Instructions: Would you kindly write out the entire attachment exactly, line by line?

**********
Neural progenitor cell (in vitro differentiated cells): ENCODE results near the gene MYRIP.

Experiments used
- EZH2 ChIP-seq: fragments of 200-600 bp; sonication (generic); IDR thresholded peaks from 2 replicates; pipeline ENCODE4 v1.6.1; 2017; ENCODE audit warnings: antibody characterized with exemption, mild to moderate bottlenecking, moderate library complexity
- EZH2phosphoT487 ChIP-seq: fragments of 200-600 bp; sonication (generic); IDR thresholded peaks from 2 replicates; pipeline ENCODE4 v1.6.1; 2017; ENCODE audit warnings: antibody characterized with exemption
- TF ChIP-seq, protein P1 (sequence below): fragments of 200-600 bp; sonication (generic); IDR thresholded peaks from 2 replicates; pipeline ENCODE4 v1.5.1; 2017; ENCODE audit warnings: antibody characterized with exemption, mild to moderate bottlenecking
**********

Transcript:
Neural progenitor cell (in vitro differentiated cells): ENCODE results near the gene MYRIP.

Experiments used
- EZH2 ChIP-seq: fragments of 200-600 bp; sonication (generic); IDR thresholded peaks from 2 replicates; pipeline ENCODE4 v1.6.1; 2017; ENCODE audit warnings: antibody characterized with exemption, mild to moderate bottlenecking, moderate library complexity
- EZH2phosphoT487 ChIP-seq: fragments of 200-600 bp; sonication (generic); IDR thresholded peaks from 2 replicates; pipeline ENCODE4 v1.6.1; 2017; ENCODE audit warnings: antibody characterized with exemption
- TF ChIP-seq, protein P1 (sequence below): fragments of 200-600 bp; sonication (generic); IDR thresholded peaks from 2 replicates; pipeline ENCODE4 v1.5.1; 2017; ENCODE audit warnings: antibody characterized with exemption, mild to moderate bottlenecking